Wednesday, May 30, 2012

Sending the wrong message

Kevin DeYoung describes one of the reasons the Church has difficulty communicating about homosexuality. The problem has to do with the delivery of (or the propensity to hear) only a part of the message.
.... There are various groups that may be listening when we speak about homosexuality, and the group we think we are addressing usually dictates how we speak.
  • If we are speaking to cultural elites who despise us and our beliefs, we want to be bold and courageous.
  • If we are speaking to strugglers who fight against same sex attraction, we want to be patient and sympathetic.
  • If we are speaking to sufferers who have been mistreated by the church, we want to be apologetic and humble.
  • If we are speaking to shaky Christians who seem ready to compromise the faith for society’s approval, we want to be persuasive and persistent.
  • If we are speaking to liberal Christians who have deviated from the truth once delivered for the saints, we want to be serious and hortatory.
  • If we are speaking to gays and lesbians who live as the Scriptures would not have them live, we want to be winsome and straightforward.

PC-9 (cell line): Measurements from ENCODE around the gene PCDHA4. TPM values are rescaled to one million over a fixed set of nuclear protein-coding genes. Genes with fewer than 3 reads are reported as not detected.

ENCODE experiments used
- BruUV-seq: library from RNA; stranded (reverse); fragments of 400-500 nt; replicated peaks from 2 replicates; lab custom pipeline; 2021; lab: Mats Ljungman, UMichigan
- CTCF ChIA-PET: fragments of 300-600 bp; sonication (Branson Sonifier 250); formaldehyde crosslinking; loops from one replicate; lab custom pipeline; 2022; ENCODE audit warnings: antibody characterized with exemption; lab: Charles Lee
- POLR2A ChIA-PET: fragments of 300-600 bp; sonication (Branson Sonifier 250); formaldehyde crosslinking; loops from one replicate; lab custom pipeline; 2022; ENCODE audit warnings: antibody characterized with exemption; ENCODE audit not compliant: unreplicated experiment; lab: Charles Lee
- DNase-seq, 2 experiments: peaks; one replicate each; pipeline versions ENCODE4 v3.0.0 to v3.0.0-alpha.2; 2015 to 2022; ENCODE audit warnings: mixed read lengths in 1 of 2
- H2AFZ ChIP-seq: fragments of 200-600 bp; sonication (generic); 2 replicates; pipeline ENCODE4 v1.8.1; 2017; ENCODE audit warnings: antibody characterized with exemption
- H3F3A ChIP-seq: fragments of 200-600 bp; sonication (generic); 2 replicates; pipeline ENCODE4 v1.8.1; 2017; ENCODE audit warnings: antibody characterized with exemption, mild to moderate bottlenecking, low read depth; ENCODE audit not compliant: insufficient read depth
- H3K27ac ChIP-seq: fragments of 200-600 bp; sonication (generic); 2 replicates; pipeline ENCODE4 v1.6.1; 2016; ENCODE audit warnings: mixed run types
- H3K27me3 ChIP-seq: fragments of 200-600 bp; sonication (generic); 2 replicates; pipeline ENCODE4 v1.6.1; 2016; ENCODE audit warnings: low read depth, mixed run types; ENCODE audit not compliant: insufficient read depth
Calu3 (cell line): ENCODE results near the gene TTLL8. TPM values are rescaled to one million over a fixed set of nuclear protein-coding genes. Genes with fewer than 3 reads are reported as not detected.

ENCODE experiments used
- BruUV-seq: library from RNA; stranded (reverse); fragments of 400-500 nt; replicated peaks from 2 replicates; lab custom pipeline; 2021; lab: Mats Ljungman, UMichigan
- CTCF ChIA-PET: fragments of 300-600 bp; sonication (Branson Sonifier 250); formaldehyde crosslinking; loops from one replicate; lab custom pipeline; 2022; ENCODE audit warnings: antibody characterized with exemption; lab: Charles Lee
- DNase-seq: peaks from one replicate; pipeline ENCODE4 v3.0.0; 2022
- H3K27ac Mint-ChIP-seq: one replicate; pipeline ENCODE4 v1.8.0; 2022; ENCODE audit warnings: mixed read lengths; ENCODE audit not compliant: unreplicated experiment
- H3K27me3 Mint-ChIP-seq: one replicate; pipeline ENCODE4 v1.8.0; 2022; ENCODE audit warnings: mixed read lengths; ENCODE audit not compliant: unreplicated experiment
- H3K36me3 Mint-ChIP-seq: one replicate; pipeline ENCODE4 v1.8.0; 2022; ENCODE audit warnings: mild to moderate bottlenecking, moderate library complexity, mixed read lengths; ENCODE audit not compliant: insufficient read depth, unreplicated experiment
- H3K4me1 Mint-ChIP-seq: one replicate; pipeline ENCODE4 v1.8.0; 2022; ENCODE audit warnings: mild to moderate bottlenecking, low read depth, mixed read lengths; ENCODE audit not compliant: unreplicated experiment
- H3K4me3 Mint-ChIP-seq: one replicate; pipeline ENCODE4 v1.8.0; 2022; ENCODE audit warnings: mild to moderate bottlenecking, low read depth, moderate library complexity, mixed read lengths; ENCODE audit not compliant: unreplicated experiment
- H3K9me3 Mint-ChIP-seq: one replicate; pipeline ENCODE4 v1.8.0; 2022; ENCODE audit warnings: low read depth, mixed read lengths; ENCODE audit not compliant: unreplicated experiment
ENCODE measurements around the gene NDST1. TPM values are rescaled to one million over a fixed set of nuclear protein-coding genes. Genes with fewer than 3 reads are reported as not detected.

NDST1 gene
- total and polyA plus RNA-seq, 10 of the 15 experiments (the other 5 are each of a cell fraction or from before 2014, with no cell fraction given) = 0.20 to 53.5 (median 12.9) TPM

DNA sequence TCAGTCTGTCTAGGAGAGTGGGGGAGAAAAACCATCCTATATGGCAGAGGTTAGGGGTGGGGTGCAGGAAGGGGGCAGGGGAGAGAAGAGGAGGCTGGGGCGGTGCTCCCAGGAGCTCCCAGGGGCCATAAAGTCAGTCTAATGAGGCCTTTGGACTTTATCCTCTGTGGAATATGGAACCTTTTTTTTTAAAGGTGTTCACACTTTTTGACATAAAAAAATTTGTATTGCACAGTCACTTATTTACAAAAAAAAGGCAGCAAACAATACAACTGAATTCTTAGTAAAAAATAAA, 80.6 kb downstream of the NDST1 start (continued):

• If we are speaking to beligerent Christians who hate or fear homosexuals, we want to be upset and disappointed.
So how ought we to speak about homosexuality? Should we be defiant and defensive or gentle and entreating? Yes and yes. It depends on who is listening. All seven scenarios above are real and not uncommon. And while some Christians may be called to speak to one group in particular, we must keep in mind that in this technological day and age anyone from any group may be listening in. This means that we will often be misunderstood. ....
DeYoung then goes on to recommend "ten commitments I hope Christians and churches will consider making in their heads and hearts, before God and before a watching world."

The Church and Homosexuality: Ten Commitments – Kevin DeYoung